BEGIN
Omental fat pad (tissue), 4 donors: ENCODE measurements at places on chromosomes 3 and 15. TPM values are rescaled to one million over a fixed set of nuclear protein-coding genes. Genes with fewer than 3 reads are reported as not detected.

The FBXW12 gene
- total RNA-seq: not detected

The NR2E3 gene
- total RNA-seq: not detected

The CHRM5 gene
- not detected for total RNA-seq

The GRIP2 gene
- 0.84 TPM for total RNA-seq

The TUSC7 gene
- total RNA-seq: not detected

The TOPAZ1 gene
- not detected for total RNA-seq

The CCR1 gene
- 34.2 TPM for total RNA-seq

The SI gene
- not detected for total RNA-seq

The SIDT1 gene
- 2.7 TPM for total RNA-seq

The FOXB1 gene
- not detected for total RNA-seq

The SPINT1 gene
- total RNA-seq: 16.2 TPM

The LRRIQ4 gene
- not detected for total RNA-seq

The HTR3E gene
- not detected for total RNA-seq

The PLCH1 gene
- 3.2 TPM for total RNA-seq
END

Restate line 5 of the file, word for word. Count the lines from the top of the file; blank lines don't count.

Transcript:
- total RNA-seq: not detected